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Mar 30, 2004

Trekforce volunteers uncover ancient temples

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It’s been described as a combination of boot camp, Peace Corps, and tropical vacation. But whatever you call it, for the last six weeks one hundred and twelve Trekforce volunteers and two dozen staff members have been working hard from north to south on a number of projects designed to harden the Trekker’s bodies and minds…and leave Belize a better place than they found it. News 5′s Patrick Jones reports from the Corozal District.

Patrick Jones, Reporting

They’ve traded in make-up, video games, and computers for machetes, mosquitoes, and blisters. It’s far removed from the fast-pace city life that this group of U.K. youths are used to, but after a few uncomfortable days and nights in the bush, they dug in their heels and found that it wasn’t so bad after all.

Mark Oliver, Trekforce Volunteer

“I think it will make every day tasks much easier. Out here it’s obviously much more difficult just to look after yourself and look after the basic things that you take for granted that when we get home everything will be so much more of a dawdle.”

Elswith Campbell, Trekforce Volunteer

“I never really knew what to expect before I came out here and I’ve just really enjoyed it. It’s been tough, but I really enjoyed it and I’ll go home with lots of good memories and I hopefully have made some really good friends and lots of good photos.”

But before the photo-ops, the young men and women had to roll up their sleeves and brave the hostile terrain surrounding Fireburn Village, where Trekforce, working in conjunction with the Institute of Archaeology and Wildtracks, teamed up on a project to open up the Kakantulix archaeological site.

Kaz Stuart, Team Leader

“To begin with, we cut a six kilometre boundary around the archaeological site. Then we moved on to mapping the area which involved walking twenty kilometres and mapping everything that we found along twenty transect lines and when we completed that we moved into the plaza area which was the most important area and cleared that down to ground level just leaving trees and palms to make the place look good. And having completed that, we then moved on to making a tourist trail, which we are standing on today.”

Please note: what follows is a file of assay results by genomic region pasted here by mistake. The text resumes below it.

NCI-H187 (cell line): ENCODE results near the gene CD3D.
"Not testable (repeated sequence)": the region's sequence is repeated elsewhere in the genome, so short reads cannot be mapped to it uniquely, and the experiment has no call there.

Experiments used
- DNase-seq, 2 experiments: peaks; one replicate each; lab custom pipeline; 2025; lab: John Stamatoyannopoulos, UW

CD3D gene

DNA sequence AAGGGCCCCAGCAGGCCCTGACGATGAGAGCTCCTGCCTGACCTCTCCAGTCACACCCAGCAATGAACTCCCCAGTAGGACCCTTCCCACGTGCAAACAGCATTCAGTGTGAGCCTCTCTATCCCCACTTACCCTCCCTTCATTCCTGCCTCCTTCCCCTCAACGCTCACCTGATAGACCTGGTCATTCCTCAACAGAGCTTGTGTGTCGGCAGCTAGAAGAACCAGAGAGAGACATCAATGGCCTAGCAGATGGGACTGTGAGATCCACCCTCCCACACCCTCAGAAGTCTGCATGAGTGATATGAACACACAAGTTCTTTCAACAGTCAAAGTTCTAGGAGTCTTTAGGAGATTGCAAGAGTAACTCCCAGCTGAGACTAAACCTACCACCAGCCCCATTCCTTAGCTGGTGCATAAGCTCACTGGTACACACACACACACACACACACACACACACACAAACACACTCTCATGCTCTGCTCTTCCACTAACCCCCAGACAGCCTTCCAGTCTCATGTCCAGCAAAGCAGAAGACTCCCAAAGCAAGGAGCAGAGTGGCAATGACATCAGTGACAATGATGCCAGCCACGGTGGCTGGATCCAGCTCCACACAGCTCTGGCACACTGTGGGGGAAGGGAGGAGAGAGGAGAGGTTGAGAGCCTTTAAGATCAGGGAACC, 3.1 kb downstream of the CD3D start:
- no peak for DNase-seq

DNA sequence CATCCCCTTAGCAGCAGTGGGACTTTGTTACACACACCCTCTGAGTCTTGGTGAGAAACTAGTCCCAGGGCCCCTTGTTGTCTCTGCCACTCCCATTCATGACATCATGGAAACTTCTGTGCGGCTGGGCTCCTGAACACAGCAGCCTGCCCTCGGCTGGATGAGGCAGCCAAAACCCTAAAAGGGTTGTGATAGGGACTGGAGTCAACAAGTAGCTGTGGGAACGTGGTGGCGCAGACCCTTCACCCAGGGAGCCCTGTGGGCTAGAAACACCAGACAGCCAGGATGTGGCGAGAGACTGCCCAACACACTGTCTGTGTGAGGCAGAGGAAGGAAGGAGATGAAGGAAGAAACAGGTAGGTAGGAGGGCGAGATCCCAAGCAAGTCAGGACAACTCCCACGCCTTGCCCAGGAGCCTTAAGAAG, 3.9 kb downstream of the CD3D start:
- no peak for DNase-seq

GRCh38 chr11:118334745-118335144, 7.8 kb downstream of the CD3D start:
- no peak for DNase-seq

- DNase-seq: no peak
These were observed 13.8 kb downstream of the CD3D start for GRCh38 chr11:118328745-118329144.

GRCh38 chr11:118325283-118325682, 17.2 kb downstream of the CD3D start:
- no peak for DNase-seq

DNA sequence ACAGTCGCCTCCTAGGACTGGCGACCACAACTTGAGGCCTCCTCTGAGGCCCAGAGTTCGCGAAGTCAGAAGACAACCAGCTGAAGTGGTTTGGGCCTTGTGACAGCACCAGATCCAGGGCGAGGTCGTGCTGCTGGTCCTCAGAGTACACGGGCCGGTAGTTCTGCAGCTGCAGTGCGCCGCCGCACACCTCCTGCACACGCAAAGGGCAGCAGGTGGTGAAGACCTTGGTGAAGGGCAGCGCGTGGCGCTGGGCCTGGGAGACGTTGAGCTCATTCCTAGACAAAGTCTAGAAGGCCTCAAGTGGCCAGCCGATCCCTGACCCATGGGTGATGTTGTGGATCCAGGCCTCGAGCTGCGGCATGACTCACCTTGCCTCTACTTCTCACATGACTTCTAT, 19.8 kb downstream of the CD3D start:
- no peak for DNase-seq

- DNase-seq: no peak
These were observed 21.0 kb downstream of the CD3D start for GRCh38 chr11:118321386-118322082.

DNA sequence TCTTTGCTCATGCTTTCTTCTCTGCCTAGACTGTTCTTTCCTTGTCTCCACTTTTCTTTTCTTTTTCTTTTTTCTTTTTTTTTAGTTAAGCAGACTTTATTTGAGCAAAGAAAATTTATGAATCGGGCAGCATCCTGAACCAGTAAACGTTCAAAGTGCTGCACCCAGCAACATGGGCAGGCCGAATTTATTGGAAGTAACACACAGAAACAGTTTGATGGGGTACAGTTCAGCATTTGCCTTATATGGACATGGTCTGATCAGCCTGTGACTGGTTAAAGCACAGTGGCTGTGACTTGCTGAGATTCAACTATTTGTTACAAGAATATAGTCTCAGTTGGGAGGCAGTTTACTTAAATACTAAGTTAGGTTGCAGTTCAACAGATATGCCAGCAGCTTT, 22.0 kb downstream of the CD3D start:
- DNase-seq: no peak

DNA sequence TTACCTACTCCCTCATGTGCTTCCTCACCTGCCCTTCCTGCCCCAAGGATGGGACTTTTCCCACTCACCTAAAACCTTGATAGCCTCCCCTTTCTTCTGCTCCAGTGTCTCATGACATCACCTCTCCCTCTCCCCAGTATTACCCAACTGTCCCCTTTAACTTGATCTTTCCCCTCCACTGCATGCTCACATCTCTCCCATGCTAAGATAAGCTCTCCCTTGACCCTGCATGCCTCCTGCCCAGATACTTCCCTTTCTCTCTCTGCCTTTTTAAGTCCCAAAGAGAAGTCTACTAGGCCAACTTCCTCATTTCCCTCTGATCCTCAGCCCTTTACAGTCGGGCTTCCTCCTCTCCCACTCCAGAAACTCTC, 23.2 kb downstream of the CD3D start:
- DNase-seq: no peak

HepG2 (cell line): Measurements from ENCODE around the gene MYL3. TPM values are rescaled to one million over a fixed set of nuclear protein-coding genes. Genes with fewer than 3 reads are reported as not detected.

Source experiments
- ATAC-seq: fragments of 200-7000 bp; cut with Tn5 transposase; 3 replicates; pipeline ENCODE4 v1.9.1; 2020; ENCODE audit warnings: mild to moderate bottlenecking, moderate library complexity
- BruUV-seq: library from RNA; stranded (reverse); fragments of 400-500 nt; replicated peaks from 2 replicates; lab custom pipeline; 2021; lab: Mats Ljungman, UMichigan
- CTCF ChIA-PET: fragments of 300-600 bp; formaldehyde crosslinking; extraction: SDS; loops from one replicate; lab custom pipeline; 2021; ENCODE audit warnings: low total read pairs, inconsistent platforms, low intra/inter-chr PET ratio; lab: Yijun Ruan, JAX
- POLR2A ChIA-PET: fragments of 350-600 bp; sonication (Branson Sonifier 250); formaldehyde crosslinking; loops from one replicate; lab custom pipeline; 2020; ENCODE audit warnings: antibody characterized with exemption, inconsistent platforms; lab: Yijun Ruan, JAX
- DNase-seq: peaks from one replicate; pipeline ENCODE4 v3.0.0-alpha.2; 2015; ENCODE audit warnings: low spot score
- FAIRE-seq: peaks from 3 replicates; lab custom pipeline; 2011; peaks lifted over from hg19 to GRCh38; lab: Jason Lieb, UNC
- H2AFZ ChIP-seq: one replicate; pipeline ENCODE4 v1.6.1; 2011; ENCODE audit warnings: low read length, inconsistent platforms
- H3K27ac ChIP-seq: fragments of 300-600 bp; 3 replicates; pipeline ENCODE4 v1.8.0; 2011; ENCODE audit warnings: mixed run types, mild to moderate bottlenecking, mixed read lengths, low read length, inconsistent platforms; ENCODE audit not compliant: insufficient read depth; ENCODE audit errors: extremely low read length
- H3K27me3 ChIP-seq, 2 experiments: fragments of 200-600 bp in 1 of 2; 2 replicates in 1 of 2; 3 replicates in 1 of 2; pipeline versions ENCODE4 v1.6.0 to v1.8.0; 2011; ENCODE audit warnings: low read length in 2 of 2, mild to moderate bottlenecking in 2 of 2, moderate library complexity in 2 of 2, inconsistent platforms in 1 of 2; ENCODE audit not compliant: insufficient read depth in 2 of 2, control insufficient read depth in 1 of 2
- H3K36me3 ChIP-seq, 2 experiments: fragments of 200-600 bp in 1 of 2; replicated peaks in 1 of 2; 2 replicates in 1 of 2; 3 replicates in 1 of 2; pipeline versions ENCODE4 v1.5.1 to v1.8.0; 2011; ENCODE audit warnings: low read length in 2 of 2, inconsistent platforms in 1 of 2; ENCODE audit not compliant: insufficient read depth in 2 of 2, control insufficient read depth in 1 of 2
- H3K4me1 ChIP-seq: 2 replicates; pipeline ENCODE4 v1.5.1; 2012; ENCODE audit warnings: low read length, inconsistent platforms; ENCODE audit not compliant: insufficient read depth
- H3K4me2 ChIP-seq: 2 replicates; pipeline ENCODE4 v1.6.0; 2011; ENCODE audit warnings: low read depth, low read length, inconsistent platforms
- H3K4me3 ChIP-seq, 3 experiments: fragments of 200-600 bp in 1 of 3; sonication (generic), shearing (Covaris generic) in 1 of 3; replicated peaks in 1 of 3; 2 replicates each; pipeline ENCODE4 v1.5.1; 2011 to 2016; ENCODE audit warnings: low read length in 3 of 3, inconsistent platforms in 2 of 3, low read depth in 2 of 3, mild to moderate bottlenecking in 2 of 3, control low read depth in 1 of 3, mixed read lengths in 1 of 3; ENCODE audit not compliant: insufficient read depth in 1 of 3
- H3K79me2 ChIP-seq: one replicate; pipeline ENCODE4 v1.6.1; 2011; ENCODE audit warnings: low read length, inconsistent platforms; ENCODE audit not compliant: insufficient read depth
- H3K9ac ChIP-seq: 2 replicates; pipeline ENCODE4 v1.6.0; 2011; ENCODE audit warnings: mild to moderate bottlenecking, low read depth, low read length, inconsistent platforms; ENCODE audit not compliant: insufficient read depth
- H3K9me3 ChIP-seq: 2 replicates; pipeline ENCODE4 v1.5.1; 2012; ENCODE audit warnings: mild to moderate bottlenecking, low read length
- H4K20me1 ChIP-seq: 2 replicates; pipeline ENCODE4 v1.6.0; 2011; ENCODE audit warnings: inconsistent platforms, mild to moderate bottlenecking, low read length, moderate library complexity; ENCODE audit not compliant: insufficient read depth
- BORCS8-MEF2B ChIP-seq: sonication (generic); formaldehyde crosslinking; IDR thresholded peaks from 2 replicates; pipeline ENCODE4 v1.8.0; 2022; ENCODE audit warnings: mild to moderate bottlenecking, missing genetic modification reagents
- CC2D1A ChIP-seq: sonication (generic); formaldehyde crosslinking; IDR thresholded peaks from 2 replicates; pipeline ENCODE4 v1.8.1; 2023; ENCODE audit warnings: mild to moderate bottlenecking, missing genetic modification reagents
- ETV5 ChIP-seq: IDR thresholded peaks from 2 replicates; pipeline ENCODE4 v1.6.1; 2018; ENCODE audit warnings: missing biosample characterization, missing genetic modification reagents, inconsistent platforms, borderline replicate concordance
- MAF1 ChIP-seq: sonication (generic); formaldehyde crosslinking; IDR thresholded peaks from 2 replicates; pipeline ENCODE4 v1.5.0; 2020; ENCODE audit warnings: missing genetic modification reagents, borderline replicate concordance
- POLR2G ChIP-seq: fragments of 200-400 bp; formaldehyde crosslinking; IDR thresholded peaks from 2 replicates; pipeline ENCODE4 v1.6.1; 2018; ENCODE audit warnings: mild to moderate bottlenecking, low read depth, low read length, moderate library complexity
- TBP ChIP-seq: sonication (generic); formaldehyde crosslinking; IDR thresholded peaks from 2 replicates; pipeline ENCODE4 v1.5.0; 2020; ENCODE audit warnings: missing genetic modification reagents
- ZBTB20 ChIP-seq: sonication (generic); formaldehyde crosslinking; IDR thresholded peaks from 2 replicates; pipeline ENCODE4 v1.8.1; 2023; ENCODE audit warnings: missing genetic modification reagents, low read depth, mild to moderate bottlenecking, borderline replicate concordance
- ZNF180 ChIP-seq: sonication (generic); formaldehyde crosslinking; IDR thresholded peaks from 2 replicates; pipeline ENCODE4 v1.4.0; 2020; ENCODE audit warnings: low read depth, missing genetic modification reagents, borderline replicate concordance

Patrick Jones

“The volunteers of Trekforce 2004 spent the last six weeks clearing and mapping the area. And as the jungle cover was lifted, a central plaza emerged. The team has been able to document over two hundred distinct mounds indicating that at one point this was a bustling city in the heart of the jungles of northern Belize.”

Yashin Dujon, Park Planning and Policy Officer

“It is possibly the second largest city that we have here in Corozal. And with some future archaeological research we’ll be able to determine the importance of Kakantulix to the Maya world and the rest of the sites that we have throughout the district.”

Park Planning and Policy Officer at the Institute of Archaeology, Yashin Dujon, says it’s an important first step in understanding what role this site played in the Maya world centuries ago. But they must move quickly as evidence suggests that looters have, over the years, beaten a path through the jungle to Kakantulix.

Yashin Dujon

“There has been for years and the Institute of Archaeology is working very hard to prevent future looting from taking place and so when we get on a site like this one of the first things that we like to do is go ahead and see if we can preserve the damage that has already been done to these structures so they can be enjoyed by future generations.”